Share your archaeological finds at the Higgins

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Gold quarter stater of the Catuvellauni struck by Andoco, Streatly (BH-OFIC5E)

30th January 2019 and 27th March 2019 from 1pm – 3pm

Have you ever found archaeological objects whilst digging in the garden, taking the dog for a walk or metal detecting? Would you like to find out more about them?

Then help is on hand.

Bring them in to The Higgins Bedford today (30 January) or on 27th March to show and discuss them with Matt Fittock, the Finds Liaison Officer for the Portable Antiquities Scheme. There is no need to book, just drop in.

“As the Finds Liaison Officer for Bedfordshire and Hertfordshire, it is my job to record the thousands of archaeological objects that are found by members of the public,” explained Matt.  “Most of these are discovered and reported by metal-detectorists, but people also often find things while walking or digging in their gardens and allotments.

“We are generally interested in anything you find that was made before about 1550 as all of them can potentially tell us about where and how people lived in the past from pre-history right through to the Post-Medieval period, and are potentially recordable by your local Finds Liaison Officer on the Portable Antiquities Scheme database (www.finds.org.uk).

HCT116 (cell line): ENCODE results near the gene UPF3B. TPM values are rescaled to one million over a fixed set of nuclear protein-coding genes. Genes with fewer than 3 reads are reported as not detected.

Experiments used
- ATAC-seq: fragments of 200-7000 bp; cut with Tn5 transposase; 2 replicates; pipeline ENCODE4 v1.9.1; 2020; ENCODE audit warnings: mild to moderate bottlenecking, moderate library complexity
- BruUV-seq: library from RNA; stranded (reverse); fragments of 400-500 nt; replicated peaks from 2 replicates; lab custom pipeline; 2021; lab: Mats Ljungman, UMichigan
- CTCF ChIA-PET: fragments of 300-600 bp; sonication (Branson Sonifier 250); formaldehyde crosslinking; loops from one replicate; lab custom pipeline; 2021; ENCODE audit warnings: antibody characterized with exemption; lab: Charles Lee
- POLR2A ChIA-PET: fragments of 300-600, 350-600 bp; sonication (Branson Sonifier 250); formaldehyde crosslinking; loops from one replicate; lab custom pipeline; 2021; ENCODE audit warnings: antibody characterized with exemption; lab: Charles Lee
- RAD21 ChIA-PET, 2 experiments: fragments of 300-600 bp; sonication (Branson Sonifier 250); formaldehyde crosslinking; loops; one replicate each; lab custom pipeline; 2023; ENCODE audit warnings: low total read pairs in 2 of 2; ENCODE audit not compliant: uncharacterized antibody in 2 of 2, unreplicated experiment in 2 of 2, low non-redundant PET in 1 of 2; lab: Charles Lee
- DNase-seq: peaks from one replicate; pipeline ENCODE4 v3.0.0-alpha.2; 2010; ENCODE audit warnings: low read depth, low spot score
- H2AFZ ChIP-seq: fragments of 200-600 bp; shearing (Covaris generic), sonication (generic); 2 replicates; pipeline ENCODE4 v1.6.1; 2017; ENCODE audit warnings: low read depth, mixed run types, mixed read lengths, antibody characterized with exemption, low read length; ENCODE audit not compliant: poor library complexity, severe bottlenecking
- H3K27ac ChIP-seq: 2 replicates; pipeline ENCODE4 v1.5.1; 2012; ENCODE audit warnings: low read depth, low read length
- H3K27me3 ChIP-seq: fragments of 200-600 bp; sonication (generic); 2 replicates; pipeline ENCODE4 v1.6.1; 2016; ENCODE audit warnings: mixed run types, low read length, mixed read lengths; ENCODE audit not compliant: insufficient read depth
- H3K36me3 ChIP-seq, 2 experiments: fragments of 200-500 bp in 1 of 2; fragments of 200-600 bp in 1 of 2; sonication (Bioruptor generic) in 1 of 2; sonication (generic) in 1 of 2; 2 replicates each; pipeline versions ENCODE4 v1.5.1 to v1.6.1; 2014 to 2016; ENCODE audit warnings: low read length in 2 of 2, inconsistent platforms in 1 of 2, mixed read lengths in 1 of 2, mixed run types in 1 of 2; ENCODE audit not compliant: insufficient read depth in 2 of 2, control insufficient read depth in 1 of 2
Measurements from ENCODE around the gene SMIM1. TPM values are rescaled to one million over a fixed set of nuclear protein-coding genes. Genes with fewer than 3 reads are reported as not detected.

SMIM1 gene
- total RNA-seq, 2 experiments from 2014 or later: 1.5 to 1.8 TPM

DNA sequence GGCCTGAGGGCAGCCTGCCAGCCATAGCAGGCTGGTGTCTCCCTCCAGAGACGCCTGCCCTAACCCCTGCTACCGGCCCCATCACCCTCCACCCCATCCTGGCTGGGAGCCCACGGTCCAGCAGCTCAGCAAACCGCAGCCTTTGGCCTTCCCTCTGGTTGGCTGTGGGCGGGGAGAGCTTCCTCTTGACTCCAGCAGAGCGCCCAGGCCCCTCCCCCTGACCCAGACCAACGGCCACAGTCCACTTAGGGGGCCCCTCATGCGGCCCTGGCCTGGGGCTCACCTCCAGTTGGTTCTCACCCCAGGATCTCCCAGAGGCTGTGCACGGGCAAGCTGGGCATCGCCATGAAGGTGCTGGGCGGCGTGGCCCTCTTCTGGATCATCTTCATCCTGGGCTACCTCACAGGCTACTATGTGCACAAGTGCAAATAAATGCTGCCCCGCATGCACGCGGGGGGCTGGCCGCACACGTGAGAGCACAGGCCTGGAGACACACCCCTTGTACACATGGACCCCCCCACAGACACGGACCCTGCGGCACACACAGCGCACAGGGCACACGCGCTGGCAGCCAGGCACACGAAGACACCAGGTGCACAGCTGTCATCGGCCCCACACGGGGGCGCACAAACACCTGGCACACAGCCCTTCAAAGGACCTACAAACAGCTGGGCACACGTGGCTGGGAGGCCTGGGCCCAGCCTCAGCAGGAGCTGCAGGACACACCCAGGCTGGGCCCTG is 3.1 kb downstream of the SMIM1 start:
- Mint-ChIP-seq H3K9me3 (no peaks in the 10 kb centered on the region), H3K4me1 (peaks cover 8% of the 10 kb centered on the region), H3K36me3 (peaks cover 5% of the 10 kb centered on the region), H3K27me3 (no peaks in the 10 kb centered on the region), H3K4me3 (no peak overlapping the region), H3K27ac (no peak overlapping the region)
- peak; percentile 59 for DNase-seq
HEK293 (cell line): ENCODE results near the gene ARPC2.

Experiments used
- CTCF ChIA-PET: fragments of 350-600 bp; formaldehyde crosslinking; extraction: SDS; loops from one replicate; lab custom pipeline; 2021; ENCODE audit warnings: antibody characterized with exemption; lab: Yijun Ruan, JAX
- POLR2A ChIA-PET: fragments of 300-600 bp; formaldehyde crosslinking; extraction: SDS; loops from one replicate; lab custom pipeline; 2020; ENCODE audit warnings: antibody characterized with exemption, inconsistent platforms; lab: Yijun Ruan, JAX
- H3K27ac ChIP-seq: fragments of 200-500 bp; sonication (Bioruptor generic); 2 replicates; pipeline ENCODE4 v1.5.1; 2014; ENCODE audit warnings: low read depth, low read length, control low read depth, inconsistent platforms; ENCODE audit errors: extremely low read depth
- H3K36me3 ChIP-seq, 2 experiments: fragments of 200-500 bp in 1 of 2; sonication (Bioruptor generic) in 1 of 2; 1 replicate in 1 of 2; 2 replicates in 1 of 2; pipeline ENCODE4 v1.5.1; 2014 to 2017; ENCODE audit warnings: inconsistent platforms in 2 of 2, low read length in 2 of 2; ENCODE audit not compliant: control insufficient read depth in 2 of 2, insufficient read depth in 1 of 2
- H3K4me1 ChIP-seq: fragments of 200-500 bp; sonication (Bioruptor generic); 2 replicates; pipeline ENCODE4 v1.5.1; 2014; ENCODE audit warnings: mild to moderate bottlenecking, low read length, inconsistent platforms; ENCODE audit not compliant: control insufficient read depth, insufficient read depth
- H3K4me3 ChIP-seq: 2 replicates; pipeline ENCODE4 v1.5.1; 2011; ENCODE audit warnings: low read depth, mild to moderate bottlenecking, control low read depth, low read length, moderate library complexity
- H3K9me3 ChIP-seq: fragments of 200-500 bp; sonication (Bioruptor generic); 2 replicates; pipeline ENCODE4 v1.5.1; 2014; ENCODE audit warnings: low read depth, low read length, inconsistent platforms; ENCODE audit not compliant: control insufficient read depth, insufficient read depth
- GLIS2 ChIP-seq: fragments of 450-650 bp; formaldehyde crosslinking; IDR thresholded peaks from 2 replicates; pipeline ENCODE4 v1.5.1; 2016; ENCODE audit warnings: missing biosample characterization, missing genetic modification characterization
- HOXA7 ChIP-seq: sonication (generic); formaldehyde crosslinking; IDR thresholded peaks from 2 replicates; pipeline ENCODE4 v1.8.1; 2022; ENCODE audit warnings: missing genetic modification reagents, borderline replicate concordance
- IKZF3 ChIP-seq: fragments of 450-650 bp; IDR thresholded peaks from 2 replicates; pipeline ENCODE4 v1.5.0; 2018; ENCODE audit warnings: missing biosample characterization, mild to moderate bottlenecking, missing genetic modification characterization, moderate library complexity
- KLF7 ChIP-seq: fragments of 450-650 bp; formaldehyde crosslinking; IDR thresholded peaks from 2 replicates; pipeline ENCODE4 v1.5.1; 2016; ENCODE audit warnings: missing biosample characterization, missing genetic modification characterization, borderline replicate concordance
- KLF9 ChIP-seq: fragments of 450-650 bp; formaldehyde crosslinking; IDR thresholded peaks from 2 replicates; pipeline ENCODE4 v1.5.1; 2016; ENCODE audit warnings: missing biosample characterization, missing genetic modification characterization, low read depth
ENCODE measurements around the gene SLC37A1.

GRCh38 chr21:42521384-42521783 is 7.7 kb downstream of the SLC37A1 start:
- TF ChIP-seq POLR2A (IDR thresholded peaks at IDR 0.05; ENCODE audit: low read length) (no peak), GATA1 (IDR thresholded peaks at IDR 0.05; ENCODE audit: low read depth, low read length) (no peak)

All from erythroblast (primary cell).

“The range of objects I record in a day/week varies considerably. Due to the very large and active metal detecting community in the region most of the finds I record are indeed made of metal, with Roman and Medieval coins being particularly common. However, I also record all manner of other objects too – from Prehistoric flint tools and spearheads to Roman, Medieval and Post-Medieval brooches, cosmetic instruments, buckles, pins and thimbles, as well as non-metal objects, like pottery.”

Copper-alloy early Medieval pin. Streatley (BH-CA3561)

One of the most important parts of Matt’s job is to help finders report treasure to the British Museum and the local coroner.

“This will usually involve filling out a receipt detailing the circumstances of the discovery and then writing a short report on the object(s) that is then checked by curators at the British Museum,” explained Matt.  “If an object is declared as treasure I will then ask local museums whether they are interested in acquiring the find before any subsequent inquests and valuations are then handled by the Treasure Team at the British Museum. Further details about what objects constitute treasure and a guide to the reporting process are available on the PAS website (https://finds.org.uk/treasure/advice/summary).”

In addition, I (and other FLOs), can also offer advice on several other aspects, including best metal-detecting practice, conservation and storage of your finds, and the potential significance of your finds locally and nationally. I can also be found hosting regular finds drop-off and handling sessions at the recently opened St Albans Museum on the first Wednesday (11am-1pm), and The Higgins Bedford Museum on the last Wednesday (1pm-3pm), of every month if you are unable to make an appointment at Verulamium Museum.

The growing public interest in archaeological finds has led the British Museum to create a new exhibition on treasure, which is touring the UK. Hoards: A Hidden History of Ancient Britain is at the Salisbury Museum and will travel to sites including the Ulster Museum in Belfast, Northern Ireland, Buxton Museum in Derbyshire and the Ferens Art Gallery in Hull.

To find out more about the service, please visit: www.finds.org.uk